Although its exact prevalence is unknown, 1.4% to 16% of patients undergoing cervical disk surgery may have symptoms of CA. 1 Conversely, 1 study reported 5% of patients with angina pectoris having cervical nerve root pathology.5 Many patients describe their chest pain as “pressure” or crushing in quality mimicking typical cardiac ischemia chest pain, often resulting in extensive cardiac workup.  To add to the confusion, some patients even respond to nitroglycerin! One-half of patients also experience autonomic symptoms such as dyspnea, vertigo, nausea, diaphoresis, pallor, fatigue, and diploplia.1

Certain clues in the patient’s presentation should help us seriously consider the possibility of CA: 1-3

  • History of cervical radiculopathy eg, subjective upper extremity weakness or sensory changes, occipital headache or neck pain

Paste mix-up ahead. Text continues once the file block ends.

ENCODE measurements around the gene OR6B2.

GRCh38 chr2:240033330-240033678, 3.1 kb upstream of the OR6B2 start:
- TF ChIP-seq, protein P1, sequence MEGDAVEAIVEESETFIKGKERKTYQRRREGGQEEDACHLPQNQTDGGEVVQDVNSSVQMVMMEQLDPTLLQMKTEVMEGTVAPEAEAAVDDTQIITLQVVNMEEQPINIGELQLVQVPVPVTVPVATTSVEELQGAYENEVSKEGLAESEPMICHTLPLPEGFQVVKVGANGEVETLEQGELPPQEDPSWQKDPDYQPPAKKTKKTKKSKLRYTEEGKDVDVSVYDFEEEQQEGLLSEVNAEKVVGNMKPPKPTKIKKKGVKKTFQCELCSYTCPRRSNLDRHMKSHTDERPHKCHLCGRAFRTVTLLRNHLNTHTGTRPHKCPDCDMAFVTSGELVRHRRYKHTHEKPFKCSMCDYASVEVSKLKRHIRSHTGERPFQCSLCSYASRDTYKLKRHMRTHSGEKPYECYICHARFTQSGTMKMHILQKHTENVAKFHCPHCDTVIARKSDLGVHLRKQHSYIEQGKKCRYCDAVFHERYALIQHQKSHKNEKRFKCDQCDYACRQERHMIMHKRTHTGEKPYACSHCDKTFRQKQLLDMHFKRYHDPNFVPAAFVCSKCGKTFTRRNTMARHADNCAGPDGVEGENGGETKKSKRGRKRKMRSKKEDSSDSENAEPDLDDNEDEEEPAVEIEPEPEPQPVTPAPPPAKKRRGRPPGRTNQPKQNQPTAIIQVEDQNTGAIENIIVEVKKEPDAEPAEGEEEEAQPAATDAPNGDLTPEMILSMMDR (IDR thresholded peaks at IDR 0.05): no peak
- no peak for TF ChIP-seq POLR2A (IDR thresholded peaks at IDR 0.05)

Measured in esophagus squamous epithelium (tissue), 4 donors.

• Pain induced by cervical range of motion or movement of upper extremity
  • History of cervical injury or recent manual labor (eg, lifting, pulling or pushing)
  • Pain lasting greater than 30 min or less than 5 seconds and not relieved by rest
  • Positive Spurling maneuver ie, reproduction of symptoms by rotating the cervical spine toward the symptomatic side while providing a downward compression through the patient’s head

CA is often attributed to cervical nerve root compression, likely mediated by compression of C4-C8 nerve roots which also supply the sensory and motor innervation of the anterior chest wall.

Bonus Pearl: Did you know that experimental stimulation of spinothalamic tract cells in the upper thoracic and lower cervical segments have been shown to reproduce angina pain? 6

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  1. Susman WI, Makovitch SA, Merchant SHI, et al. Cervical angina: an overlooked source of noncardiac chest pain. The Neurohospitalist 2015;5:22-27. https://www.ncbi.nlm.nih.gov/pubmed/25553225